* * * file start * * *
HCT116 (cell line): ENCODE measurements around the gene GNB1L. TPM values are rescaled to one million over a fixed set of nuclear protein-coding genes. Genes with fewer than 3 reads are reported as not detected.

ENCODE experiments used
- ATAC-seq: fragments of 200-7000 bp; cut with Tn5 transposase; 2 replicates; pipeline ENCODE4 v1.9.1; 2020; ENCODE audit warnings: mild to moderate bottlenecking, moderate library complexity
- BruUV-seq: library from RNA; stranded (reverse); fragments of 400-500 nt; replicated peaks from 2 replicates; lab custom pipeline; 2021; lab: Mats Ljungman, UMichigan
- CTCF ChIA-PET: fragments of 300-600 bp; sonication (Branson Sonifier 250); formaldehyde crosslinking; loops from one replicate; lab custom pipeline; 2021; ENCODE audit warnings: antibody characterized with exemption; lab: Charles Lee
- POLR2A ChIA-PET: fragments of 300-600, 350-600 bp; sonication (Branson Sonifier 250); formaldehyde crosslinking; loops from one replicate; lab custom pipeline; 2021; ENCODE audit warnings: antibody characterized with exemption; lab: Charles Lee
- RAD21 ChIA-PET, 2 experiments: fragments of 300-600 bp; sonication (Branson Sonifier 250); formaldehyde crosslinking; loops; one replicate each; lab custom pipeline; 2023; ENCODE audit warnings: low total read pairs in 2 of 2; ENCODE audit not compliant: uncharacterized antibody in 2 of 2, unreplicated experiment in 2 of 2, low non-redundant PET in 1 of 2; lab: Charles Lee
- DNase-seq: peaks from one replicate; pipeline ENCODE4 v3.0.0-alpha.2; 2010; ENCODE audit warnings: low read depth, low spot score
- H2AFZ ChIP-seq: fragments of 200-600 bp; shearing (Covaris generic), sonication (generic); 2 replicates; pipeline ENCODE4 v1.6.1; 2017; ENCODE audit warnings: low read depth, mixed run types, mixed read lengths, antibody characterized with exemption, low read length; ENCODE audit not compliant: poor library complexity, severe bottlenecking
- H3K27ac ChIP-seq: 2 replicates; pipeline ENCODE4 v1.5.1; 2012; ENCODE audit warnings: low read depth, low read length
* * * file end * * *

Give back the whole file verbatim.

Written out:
HCT116 (cell line): ENCODE measurements around the gene GNB1L. TPM values are rescaled to one million over a fixed set of nuclear protein-coding genes. Genes with fewer than 3 reads are reported as not detected.

ENCODE experiments used
- ATAC-seq: fragments of 200-7000 bp; cut with Tn5 transposase; 2 replicates; pipeline ENCODE4 v1.9.1; 2020; ENCODE audit warnings: mild to moderate bottlenecking, moderate library complexity
- BruUV-seq: library from RNA; stranded (reverse); fragments of 400-500 nt; replicated peaks from 2 replicates; lab custom pipeline; 2021; lab: Mats Ljungman, UMichigan
- CTCF ChIA-PET: fragments of 300-600 bp; sonication (Branson Sonifier 250); formaldehyde crosslinking; loops from one replicate; lab custom pipeline; 2021; ENCODE audit warnings: antibody characterized with exemption; lab: Charles Lee
- POLR2A ChIA-PET: fragments of 300-600, 350-600 bp; sonication (Branson Sonifier 250); formaldehyde crosslinking; loops from one replicate; lab custom pipeline; 2021; ENCODE audit warnings: antibody characterized with exemption; lab: Charles Lee
- RAD21 ChIA-PET, 2 experiments: fragments of 300-600 bp; sonication (Branson Sonifier 250); formaldehyde crosslinking; loops; one replicate each; lab custom pipeline; 2023; ENCODE audit warnings: low total read pairs in 2 of 2; ENCODE audit not compliant: uncharacterized antibody in 2 of 2, unreplicated experiment in 2 of 2, low non-redundant PET in 1 of 2; lab: Charles Lee
- DNase-seq: peaks from one replicate; pipeline ENCODE4 v3.0.0-alpha.2; 2010; ENCODE audit warnings: low read depth, low spot score
- H2AFZ ChIP-seq: fragments of 200-600 bp; shearing (Covaris generic), sonication (generic); 2 replicates; pipeline ENCODE4 v1.6.1; 2017; ENCODE audit warnings: low read depth, mixed run types, mixed read lengths, antibody characterized with exemption, low read length; ENCODE audit not compliant: poor library complexity, severe bottlenecking
- H3K27ac ChIP-seq: 2 replicates; pipeline ENCODE4 v1.5.1; 2012; ENCODE audit warnings: low read depth, low read length